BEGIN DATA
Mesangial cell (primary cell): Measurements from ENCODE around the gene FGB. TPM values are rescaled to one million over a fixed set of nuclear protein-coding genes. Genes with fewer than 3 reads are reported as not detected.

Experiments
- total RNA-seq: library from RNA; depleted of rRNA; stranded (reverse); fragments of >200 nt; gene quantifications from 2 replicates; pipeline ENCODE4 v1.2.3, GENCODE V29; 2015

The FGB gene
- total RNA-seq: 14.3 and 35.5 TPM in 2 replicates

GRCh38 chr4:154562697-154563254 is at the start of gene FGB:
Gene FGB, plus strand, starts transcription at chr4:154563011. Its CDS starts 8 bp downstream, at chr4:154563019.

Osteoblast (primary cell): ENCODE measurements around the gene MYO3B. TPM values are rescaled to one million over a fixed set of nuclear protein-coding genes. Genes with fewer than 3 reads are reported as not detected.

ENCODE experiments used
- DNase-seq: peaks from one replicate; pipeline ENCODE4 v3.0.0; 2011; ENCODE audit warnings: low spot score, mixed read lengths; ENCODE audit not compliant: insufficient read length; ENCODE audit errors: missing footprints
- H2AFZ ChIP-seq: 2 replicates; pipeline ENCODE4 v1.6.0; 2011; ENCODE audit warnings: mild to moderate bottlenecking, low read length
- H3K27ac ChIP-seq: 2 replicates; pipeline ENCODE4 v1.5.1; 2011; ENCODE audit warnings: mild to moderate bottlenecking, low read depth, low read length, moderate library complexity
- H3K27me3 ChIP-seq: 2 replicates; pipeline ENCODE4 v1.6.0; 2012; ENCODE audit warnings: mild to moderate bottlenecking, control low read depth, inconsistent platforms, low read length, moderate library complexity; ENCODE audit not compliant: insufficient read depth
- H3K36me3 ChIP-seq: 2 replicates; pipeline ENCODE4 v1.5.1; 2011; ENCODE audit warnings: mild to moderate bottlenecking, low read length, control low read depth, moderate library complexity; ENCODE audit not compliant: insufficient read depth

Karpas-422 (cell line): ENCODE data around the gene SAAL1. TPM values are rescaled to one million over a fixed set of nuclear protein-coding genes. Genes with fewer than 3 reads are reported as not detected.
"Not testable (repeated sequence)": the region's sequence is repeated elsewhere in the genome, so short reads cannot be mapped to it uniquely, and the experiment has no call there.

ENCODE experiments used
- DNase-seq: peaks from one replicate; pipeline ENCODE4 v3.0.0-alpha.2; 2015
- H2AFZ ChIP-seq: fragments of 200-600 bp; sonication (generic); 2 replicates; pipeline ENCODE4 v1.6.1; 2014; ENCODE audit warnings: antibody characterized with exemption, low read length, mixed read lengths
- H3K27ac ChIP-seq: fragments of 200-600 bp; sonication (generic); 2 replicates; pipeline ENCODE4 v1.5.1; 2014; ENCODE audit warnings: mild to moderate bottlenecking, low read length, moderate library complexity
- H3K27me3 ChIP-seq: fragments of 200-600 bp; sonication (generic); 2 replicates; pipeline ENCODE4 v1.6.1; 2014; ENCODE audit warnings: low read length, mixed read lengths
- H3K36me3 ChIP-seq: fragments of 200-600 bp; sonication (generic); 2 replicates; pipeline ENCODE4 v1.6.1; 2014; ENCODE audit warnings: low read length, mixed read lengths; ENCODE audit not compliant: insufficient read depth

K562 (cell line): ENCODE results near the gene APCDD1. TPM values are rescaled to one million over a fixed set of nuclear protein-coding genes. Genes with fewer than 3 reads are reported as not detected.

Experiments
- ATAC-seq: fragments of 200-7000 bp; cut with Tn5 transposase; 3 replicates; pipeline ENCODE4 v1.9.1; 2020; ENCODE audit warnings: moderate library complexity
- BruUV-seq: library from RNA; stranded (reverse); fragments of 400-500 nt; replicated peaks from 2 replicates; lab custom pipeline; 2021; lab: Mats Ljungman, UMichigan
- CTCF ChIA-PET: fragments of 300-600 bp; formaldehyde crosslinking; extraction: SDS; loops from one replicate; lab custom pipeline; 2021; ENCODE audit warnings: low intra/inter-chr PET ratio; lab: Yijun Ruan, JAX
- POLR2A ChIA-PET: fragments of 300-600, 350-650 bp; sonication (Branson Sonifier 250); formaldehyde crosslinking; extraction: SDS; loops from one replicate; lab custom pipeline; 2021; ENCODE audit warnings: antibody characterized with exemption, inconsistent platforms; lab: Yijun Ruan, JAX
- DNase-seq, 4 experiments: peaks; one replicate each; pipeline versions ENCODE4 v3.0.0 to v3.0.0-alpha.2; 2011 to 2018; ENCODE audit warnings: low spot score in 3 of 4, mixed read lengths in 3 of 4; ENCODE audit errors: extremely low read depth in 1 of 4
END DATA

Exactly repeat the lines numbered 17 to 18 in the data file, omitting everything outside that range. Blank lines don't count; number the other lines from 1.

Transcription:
ENCODE experiments used
- DNase-seq: peaks from one replicate; pipeline ENCODE4 v3.0.0-alpha.2; 2015